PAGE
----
Born in Perth, a city on the west coast of Australia, Shadi Kazeme was always fascinated by science, medicine, and engineering growing up. Upon graduating from high school, she ambitiously pursued a STEM-based post-secondary education, earning separate degrees in both biomedical science and pharmacological studies. After that, Shadi Kazeme experienced a change of heart regarding the direction of her career and enrolled in a program of construction and building management, earning her diploma soon thereafter. She then took a job as a contracts administrator at a top firm. These days, Shadi Kazeme works in Melbourne, Australia as a project manager in commercial construction and demolition, drawing on more than 8 years of experience in that field.

What do you love most about the industry you are in?

The thing I love most about the construction industry is that it’s forever changing. It evolves and changes constantly, which keeps my job exciting. As someone once said: variety is the spice of life!

What does a typical day consist of for you?

A typical morning starts with me having a 6 am swim at St. Kilda Sea Baths and a dip in the Port Phillip Bay. From there, I grab my morning coffee and read the paper, head back home for a shower, and get myself ready for work. I’m usually in the office by 8 am. After that, it totally depends on what particular project I’m working on. The tasks for any given work day vary wildly for me. I might be negotiating with contractors and subcontractors, I might be overseeing the construction of a hospital, I might be building a daycare facility—so, after my usual morning routine, there’s often nothing I can point to as typical.

What keeps you motivated?

My family keeps me motivated. My parents taught me to work hard and dream big. Whenever I feel a little uninspired or down in the doldrums, I just think back to that.

How do you maintain a solid work life balance?

To ensure I that I have a good work/life balance, I switch my mind off with a book or some meditation about an hour before I eat dinner. I usually take my evening meal at 7 pm, meaning on a normal evening I’ll switch off at 6 pm. Then I tend to listen to music or watch a film with my partner. These activities are not major, but they help to ensure that I take a break from thinking about work.

What traits do you possess that make a successful leader?

To begin with, I’m a good communicator. That’s a key trait in the construction industry, where a single miscommunication can translate into setbacks that take hours or even days from which to recover. Also, I’m really determined and driven—I would even go so far as to describe myself as tenacious. I stay very organized, and I’m good at delegating tasks to my team according to their strong points. These are all traits that should be present in a successful leader.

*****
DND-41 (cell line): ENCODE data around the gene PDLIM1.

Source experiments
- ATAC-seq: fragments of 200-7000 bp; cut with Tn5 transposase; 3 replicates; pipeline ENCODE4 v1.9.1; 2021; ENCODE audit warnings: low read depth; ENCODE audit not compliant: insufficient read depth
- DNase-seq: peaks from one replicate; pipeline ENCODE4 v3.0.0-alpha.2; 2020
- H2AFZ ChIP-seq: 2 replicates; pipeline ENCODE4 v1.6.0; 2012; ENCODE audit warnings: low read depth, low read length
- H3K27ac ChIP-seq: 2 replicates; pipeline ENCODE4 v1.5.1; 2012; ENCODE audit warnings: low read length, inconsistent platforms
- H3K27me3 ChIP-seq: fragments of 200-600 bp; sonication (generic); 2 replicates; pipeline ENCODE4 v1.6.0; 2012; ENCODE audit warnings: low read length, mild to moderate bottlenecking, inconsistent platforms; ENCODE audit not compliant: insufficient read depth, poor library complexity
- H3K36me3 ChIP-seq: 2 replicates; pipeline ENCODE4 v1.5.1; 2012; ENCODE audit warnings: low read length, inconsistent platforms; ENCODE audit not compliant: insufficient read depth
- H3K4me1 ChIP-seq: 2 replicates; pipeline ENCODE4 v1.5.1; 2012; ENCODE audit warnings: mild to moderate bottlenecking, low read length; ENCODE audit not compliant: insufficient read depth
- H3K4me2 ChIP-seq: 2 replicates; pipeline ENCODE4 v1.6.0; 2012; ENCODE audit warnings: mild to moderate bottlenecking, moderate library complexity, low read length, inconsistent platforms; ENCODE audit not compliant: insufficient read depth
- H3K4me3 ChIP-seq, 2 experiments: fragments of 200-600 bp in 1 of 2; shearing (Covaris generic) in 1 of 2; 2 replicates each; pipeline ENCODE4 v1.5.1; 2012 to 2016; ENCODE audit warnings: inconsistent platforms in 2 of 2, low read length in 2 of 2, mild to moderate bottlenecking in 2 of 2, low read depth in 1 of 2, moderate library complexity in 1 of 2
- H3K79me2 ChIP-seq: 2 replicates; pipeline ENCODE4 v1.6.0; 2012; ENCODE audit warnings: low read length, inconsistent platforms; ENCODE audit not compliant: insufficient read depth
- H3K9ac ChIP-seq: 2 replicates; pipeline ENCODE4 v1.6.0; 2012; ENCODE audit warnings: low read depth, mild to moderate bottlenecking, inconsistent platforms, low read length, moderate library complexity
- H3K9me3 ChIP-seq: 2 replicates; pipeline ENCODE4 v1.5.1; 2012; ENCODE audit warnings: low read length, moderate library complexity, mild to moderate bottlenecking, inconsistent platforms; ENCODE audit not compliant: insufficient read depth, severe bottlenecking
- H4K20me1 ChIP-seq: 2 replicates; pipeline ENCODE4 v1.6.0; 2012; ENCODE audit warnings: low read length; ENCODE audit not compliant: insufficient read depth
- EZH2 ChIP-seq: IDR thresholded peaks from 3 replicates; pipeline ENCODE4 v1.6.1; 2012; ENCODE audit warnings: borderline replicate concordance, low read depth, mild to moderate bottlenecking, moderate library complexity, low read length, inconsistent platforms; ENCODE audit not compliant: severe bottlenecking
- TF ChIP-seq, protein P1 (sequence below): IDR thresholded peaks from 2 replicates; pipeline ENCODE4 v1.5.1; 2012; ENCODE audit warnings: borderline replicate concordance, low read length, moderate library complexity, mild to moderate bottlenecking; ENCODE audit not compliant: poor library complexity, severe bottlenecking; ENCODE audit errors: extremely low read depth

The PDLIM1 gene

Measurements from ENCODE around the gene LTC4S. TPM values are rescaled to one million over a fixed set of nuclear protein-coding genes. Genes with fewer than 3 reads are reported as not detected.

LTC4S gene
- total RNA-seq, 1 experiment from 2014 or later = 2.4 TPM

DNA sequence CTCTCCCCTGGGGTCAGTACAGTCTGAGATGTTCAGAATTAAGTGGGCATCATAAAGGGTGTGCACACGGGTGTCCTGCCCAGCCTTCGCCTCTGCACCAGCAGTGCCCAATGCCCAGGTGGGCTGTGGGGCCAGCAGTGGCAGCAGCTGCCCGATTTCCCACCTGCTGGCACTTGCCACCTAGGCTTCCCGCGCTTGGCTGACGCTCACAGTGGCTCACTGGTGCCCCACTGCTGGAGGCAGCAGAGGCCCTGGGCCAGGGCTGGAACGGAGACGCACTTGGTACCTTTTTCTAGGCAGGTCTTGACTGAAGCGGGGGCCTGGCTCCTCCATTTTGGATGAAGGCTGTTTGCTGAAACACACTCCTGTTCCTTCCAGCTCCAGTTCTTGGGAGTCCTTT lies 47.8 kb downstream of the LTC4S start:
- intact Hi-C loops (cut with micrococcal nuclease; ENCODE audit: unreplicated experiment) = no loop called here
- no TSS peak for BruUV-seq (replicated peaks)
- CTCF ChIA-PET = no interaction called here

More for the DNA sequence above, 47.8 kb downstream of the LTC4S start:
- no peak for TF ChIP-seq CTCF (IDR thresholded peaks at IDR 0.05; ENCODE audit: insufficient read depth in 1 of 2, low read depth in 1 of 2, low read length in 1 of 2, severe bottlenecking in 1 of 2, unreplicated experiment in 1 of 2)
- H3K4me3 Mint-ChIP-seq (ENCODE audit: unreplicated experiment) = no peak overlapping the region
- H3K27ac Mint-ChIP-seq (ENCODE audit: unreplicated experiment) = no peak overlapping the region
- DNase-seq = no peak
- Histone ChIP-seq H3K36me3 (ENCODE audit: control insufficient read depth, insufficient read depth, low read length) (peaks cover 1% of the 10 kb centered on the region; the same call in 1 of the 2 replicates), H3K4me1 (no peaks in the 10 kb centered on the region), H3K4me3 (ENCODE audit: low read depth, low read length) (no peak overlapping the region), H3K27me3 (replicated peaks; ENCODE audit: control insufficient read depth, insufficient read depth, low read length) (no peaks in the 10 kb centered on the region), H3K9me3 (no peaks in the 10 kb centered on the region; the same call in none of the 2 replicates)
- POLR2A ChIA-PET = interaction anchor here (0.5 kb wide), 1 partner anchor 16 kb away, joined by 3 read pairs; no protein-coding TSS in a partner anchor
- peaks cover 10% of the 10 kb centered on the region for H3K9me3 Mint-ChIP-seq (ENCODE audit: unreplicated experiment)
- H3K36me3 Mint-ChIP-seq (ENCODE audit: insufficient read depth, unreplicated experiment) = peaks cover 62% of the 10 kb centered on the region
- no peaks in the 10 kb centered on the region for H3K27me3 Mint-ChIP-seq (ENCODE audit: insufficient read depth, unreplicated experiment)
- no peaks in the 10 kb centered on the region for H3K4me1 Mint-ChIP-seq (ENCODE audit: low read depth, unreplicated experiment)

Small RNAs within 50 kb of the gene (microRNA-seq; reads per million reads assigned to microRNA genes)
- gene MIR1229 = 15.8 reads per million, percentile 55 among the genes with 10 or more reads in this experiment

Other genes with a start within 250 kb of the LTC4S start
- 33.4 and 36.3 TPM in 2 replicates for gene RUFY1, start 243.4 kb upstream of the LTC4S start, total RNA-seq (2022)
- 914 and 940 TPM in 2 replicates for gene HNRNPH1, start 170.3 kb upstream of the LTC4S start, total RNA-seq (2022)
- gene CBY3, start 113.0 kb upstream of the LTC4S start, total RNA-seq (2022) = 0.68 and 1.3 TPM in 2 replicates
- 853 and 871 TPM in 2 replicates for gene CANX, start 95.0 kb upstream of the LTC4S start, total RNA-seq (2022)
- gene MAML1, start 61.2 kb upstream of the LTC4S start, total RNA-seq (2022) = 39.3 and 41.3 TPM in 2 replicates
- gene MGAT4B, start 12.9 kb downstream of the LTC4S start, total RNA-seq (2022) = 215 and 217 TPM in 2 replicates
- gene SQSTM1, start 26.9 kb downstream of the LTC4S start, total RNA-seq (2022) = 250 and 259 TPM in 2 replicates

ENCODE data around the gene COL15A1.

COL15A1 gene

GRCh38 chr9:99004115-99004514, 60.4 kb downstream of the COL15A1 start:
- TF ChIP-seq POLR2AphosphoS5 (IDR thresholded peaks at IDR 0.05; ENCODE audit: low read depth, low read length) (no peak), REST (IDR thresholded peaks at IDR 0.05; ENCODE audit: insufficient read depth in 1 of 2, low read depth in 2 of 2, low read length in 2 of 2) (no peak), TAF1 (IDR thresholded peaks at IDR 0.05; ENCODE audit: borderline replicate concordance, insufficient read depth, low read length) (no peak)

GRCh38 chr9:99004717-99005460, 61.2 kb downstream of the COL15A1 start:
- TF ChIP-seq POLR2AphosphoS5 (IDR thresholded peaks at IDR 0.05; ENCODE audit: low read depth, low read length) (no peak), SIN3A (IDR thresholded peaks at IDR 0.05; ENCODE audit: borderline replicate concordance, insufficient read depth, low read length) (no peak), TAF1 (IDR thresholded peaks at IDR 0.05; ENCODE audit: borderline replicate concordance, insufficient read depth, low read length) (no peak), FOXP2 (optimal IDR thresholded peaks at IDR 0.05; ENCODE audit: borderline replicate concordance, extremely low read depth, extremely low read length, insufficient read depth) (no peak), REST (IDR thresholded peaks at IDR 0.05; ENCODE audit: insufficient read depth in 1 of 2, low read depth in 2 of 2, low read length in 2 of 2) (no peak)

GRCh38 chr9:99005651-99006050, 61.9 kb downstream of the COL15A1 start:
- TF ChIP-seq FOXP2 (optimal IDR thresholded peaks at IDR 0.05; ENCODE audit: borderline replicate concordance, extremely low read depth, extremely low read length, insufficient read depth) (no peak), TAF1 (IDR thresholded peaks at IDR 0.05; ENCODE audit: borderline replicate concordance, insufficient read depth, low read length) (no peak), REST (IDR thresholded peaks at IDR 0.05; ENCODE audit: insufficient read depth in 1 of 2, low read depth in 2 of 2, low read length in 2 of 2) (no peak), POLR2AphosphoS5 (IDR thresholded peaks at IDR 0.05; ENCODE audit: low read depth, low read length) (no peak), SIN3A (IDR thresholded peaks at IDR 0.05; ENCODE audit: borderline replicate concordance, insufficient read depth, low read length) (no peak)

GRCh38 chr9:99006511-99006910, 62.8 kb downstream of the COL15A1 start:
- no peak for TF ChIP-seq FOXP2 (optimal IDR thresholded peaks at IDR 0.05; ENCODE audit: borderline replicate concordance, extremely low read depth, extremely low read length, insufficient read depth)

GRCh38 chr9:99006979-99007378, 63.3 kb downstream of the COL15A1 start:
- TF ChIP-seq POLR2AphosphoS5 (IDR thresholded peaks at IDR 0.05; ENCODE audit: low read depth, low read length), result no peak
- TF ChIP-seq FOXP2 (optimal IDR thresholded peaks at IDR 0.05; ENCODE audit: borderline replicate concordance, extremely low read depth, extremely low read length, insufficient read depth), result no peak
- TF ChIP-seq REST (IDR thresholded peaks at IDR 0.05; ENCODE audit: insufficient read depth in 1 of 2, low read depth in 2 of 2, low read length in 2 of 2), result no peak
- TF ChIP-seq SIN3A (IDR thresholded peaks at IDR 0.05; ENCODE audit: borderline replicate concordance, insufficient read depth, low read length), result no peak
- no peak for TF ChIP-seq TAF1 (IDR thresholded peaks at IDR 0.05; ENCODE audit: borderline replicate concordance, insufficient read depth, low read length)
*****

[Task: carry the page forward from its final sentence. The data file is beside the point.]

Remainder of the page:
What suggestions do you have for someone starting in your industry?

Learn as much as you can every day. That being said, the construction industry isn’t like high school, university, or college—it’s extremely hand-on. As such, it’s counterproductive to hang back on a job site taking detailed notes. No, it’s definitely best to make sure to place yourself in the middle of the action because that’s where you’ll learn the most the quickest.

What is one piece of advice that you have never forgotten?

To slow down and let life do its thing. Everything takes time. You can’t have everything yesterday.

What’s one piece of advice you would give to others?

Time heals everything. If you are not happy where you are today, keep chipping away and things will change over a long enough timeframe.

What is the biggest life lesson you have learned?

The biggest life lesson I’ve learned is to simply be present; to slow down and enjoy the moment. You will never have this moment back again.

Outside of work, what defines you as a person?

I’m a very family-oriented person. I love seeing the people I love smiling and happy. I don’t let any one particular thing define me, but many aspects of my life and personality make me who I am.

Where do you see you and your company in 5 years?

In five years, I hope to be in a much more senior role in the company, something more in line with a directorship role. My plan is to stay on, further establish myself through proper conduct and good results, and continue to deal with multi-million dollar projects to enhance my skillset.